that the full faith and credit of the United States is retained.
(END VIDEO CLIP)
HARRIS-PERRY: All right. We`ve been hearing this phrase a lot,
full faith and credit of the U.S., and it cannot be denigrated, but what
does that really mean? What is the full faith and credit of the United
States of America? Anybody want to explain? Jared?
BERNSTEIN: Well, I was actually about to pull up a dollar bill and
HARRIS-PERRY: Oh, yeah.
BERNSTEIN: Well, actually, you know, I mean, it`s relevant, because
if you think about our monetary system and our economy, a lot of it rests
on precisely this, full faith and credit, the trust. The trust that the
institution of government in this case, since we`re talking about paying
our debts, will, in fact, do what it says it`s going to do. And in the
history of our government, going back to the late 1700s, we have always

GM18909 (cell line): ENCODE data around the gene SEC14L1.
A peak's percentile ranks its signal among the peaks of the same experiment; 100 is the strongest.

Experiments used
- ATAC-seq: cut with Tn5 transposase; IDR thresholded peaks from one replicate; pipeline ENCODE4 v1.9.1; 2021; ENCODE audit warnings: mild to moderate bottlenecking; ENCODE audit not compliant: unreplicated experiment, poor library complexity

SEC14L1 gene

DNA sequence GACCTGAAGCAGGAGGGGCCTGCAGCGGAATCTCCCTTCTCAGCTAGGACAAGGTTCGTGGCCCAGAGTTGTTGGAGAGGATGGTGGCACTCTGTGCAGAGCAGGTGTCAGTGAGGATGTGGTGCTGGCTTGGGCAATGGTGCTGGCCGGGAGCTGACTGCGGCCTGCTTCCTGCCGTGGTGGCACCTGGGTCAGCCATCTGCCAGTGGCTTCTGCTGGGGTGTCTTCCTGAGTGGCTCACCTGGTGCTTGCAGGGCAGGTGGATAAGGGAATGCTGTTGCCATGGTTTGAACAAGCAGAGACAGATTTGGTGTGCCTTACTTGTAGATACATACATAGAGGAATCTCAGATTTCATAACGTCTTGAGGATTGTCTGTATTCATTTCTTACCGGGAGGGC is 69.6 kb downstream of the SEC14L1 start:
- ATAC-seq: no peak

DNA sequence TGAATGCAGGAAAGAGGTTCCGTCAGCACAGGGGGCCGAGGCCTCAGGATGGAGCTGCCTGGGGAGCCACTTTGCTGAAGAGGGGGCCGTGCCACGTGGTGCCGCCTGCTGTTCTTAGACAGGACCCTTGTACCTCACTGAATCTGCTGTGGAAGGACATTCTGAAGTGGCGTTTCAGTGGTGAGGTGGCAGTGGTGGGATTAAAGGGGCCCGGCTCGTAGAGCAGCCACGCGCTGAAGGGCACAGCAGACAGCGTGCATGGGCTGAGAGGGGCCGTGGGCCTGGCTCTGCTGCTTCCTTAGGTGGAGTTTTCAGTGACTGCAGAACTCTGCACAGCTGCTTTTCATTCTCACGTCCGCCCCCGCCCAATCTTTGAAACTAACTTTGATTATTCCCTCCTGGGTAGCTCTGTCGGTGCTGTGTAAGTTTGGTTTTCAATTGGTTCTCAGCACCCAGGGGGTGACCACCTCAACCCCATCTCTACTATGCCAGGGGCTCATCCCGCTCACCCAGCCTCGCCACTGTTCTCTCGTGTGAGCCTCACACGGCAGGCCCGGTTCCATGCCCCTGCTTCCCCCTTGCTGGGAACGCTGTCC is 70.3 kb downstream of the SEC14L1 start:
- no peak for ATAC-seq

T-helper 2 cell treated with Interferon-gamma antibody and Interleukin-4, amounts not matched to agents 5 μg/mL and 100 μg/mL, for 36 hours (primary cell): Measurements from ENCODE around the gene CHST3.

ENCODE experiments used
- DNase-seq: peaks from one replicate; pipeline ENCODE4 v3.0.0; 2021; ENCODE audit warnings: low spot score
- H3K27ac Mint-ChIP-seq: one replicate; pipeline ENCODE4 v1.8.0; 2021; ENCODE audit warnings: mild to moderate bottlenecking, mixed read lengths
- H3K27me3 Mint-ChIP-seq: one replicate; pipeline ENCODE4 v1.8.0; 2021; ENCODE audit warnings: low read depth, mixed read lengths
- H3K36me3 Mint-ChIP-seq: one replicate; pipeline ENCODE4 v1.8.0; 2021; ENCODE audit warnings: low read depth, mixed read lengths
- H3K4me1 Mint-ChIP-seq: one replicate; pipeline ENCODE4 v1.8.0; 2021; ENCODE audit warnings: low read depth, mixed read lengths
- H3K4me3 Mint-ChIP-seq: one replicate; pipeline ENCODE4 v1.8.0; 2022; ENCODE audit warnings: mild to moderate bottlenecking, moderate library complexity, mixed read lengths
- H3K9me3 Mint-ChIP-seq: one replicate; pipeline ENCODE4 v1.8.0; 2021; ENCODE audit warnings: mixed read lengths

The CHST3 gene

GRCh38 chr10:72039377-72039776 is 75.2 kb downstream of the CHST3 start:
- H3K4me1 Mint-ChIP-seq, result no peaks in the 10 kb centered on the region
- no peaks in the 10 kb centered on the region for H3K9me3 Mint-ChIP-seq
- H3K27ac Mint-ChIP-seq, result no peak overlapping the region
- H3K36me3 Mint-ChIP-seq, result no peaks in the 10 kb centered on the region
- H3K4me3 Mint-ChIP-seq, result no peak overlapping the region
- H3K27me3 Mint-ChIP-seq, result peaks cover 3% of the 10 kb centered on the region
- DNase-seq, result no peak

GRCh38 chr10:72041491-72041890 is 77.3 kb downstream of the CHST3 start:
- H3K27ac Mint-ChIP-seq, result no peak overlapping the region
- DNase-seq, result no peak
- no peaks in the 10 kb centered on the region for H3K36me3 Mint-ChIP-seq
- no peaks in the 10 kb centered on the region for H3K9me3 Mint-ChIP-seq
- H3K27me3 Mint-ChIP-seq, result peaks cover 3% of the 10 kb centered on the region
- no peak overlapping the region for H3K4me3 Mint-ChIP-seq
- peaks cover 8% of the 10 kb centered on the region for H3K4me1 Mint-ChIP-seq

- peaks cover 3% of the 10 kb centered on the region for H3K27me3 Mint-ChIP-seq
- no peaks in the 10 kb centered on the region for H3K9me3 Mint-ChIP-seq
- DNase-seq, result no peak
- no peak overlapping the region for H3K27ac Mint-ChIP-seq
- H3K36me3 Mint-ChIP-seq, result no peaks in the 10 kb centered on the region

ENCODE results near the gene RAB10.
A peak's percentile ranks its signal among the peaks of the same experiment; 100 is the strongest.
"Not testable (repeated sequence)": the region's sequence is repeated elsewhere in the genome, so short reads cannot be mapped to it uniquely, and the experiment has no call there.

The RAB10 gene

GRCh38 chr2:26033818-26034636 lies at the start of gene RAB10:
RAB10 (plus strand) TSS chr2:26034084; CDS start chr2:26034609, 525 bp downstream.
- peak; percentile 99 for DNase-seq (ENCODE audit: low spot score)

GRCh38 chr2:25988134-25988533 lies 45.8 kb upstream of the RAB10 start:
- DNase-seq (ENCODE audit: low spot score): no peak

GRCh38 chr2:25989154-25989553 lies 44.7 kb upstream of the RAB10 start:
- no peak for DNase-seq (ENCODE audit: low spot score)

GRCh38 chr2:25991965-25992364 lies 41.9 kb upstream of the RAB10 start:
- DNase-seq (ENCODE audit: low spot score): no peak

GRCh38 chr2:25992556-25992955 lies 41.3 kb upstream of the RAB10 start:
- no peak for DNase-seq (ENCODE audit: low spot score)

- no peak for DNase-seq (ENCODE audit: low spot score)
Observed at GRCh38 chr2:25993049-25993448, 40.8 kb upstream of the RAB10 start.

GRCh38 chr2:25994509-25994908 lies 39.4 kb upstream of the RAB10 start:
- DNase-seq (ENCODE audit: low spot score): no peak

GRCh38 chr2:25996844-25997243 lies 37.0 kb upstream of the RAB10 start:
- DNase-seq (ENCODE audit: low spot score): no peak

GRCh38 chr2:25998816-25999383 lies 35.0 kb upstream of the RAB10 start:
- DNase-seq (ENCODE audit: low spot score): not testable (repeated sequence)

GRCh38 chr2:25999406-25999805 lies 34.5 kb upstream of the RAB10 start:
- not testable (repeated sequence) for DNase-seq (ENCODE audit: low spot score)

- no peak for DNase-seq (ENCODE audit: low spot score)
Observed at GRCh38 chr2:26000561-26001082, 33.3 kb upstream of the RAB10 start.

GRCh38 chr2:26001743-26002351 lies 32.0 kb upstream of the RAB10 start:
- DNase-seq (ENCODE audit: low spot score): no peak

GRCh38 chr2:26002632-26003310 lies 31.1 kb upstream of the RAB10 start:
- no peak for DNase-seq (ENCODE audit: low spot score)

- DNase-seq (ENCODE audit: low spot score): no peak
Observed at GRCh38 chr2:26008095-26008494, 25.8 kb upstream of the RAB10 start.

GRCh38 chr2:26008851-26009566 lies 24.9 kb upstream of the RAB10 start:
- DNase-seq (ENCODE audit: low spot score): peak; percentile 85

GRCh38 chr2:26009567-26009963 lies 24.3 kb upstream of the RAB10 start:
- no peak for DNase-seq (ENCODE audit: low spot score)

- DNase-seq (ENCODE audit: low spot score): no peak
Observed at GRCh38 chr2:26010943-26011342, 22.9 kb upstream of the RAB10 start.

paid our debts. Now, there are a couple of instances you can find, in 1790
there was a thing happening with gold for a few minutes .
BERNSTEIN: But that`s ancient history. We`ve always paid our
debts. We have never undergone this kind of a discussion about breaching
the debt ceiling where it`s literally days out, and the world markets know
BERNSTEIN: And that`s what`s critical. The dollar is the reserve
currency of the world. When we talk about credit spreads, we`re talking
about the relation of interest rates of corporate institutions, of other
countries relative to treasury rates. That`s the baseline, because it`s